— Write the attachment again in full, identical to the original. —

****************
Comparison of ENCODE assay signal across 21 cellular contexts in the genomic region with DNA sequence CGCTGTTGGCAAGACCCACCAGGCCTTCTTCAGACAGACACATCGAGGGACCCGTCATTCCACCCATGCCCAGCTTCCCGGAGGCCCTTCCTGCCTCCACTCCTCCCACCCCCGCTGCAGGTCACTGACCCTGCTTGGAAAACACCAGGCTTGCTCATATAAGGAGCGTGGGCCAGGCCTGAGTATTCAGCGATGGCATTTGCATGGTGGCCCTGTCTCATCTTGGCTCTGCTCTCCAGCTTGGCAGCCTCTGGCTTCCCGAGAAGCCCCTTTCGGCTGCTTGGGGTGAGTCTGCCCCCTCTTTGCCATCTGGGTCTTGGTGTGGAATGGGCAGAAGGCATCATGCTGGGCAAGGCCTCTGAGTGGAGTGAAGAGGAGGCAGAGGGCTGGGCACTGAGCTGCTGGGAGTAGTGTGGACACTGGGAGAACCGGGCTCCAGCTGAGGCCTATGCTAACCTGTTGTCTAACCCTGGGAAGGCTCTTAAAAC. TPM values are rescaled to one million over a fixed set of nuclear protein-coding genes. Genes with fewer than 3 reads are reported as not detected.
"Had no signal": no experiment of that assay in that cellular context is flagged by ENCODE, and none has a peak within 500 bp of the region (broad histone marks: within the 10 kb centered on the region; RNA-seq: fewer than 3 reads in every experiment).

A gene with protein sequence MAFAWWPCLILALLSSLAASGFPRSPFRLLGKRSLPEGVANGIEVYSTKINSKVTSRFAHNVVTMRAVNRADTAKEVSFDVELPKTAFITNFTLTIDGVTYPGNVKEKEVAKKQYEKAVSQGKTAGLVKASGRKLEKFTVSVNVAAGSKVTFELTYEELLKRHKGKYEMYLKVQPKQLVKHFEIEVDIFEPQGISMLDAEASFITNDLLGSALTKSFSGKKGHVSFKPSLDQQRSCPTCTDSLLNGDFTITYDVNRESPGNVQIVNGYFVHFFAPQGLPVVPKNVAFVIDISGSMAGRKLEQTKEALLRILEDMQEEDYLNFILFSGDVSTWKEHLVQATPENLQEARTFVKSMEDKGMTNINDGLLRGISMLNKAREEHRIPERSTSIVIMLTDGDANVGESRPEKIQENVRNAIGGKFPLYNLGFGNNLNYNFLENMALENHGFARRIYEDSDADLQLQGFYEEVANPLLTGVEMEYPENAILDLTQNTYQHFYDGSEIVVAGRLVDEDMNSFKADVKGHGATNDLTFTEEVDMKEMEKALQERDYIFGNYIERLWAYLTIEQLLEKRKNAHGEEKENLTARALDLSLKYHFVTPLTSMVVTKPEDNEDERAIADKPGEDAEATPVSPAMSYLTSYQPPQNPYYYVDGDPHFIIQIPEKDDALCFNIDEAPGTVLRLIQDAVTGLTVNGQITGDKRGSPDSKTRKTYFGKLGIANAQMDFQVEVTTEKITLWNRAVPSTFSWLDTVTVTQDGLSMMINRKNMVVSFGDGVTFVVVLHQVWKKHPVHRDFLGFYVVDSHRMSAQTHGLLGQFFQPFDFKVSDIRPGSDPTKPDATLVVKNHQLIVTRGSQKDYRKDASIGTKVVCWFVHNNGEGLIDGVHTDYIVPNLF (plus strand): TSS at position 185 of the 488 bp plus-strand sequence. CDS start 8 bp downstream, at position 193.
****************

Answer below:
Comparison of ENCODE assay signal across 21 cellular contexts in the genomic region with DNA sequence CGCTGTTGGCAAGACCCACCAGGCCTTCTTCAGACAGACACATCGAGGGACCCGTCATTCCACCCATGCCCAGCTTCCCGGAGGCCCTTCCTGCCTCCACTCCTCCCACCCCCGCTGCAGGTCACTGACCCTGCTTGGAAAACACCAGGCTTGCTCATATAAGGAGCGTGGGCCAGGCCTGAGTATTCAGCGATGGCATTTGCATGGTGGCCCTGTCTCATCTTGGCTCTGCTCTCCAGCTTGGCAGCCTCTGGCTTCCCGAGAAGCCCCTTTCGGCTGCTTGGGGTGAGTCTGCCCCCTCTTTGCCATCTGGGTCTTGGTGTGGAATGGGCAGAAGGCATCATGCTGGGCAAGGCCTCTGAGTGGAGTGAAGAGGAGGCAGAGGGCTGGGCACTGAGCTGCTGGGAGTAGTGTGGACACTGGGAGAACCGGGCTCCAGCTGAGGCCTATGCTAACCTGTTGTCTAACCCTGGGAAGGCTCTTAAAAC. TPM values are rescaled to one million over a fixed set of nuclear protein-coding genes. Genes with fewer than 3 reads are reported as not detected.
"Had no signal": no experiment of that assay in that cellular context is flagged by ENCODE, and none has a peak within 500 bp of the region (broad histone marks: within the 10 kb centered on the region; RNA-seq: fewer than 3 reads in every experiment).

A gene with protein sequence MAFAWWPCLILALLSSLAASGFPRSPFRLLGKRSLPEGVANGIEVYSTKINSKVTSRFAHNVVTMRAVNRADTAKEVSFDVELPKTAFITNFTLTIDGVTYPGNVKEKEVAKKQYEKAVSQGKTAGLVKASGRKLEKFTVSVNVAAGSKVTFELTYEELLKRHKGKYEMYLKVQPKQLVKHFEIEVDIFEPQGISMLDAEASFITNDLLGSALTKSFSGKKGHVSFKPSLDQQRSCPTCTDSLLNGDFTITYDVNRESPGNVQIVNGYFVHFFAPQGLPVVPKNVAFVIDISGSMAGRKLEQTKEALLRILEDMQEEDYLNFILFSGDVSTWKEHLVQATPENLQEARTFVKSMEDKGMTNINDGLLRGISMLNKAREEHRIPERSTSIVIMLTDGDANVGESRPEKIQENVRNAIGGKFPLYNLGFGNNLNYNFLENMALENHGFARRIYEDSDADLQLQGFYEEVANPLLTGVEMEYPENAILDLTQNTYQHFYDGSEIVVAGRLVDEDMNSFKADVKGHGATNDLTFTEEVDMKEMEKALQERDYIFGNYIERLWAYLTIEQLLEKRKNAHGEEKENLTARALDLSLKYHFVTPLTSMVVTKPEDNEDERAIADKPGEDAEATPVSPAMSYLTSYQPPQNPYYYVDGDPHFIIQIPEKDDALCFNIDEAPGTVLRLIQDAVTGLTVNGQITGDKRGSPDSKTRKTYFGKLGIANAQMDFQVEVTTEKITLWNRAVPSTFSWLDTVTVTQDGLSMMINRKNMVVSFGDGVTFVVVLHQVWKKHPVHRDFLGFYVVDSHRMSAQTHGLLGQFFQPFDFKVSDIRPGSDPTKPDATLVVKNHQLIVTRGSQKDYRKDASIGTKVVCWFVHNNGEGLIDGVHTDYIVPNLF (plus strand): TSS at position 185 of the 488 bp plus-strand sequence. CDS start 8 bp downstream, at position 193.